Probability (r) curves for the energy of collisions between a substrate and an enzyme at 20 °C and 30 °C. Shown are differences in activation energy (Ea) and Q10 required for reaction for a labile substrate (upper figure) and a recalcitrant substrate (lower figure).
Globally, soils contain about twice as much carbon as found in the atmosphere and three times as much found in vegetation. The fate of organic carbon stored in the terrestrial biosphere depends in large part depends on the temperature sensitivity of microbial decomposition. Currently, there is still debate over the relative sensitivity of different carbon pools to increases in temperature. Modelers have largely punted on the issue, assuming that respiration doubles with every 10°C increase in temperature (Q10 = 2).
Decomposition is complex, but proximally decomposition is an enzymatic process. As such, at least short-term responses to temperature changes should be governed by chemical laws. The degree to which they actually do is still up in the air. The Arrhenius equation describes the relationship between the rate of reaction (k), the activation energy of a reaction (Ea) and temperature (T)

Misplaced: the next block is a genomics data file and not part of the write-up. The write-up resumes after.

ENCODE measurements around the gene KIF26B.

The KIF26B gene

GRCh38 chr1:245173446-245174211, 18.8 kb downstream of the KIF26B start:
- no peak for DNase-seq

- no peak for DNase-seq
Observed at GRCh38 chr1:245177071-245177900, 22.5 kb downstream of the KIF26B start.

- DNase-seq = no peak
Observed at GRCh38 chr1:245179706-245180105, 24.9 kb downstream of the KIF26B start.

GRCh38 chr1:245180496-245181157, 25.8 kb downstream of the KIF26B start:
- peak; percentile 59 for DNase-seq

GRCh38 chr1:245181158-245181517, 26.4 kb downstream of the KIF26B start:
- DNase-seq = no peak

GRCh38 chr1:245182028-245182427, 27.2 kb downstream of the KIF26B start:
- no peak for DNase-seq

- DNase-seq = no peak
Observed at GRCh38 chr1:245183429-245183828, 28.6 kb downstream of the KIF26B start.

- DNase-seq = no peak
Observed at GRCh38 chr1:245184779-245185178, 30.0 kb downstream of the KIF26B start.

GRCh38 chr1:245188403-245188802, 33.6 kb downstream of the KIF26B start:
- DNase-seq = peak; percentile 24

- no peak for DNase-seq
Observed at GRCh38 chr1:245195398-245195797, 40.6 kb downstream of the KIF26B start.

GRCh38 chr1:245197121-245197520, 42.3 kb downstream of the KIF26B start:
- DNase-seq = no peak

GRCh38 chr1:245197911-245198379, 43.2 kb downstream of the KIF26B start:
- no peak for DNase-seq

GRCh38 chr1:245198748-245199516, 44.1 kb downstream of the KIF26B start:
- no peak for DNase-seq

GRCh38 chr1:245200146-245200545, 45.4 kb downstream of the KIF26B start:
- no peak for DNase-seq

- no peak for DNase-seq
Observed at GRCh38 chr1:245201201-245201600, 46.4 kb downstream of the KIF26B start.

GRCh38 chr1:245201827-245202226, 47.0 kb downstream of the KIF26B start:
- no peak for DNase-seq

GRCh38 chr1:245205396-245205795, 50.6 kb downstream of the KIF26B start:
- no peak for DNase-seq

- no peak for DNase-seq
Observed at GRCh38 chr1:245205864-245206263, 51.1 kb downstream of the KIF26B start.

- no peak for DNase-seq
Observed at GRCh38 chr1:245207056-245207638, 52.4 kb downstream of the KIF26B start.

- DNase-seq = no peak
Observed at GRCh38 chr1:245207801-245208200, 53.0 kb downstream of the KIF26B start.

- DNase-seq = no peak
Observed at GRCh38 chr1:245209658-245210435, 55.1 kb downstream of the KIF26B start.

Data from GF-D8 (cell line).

where R is the gas constant and A is the frequency factor that is specific to each reaction and represents how many collisions between reactants have the correct orientation for reaction. The Arrhenius equation can be used to determine the temperature sensitivity of reactions as well as the fundamental chemical principle that the temperature sensitivity of any given reaction will be proportional to the net activation energy of the reaction.
Mathematically, from the Arrhenius equation, Q10 increases with increasing Ea. For example, at an Ea of 51 kJ mol-1, the Q10 of a reaction between 20 and 30 °C is 2, while at 81 kJ mol-1 the Q10 is 3. The reason for this is derived from molecular collision theory. In brief, at a given temperature, only a small number of the collisions between an enzyme and a substrate will be energetic enough for a reaction to occur, as described by the Maxwell-Boltzmann distribution (see figure above). As temperature increases, the number of collisions increases negligibly, but the fraction of collisions with sufficient energy increases significantly, leading to an increase in reaction rate. The ratio of the number of collisions of sufficient energy at two temperatures is the temperature sensitivity of the reaction. And based on teh Maxwell-Boltzman distributions, we can see that this ratio is much higher for higher Ea's.
The Arrhenius equation is a foundational principle for understanding temperature sensitivity. Later, I'll show recent work just now being published in Nature Geoscience that tests whether the temperature sensitivity of microbial decomposition to short-term increases in temperature follows the Arrhenius equation well or whether other factors might be more important. If it does, predicting temperature responses and the fate of terrestrial carbon pools just got a lot easier.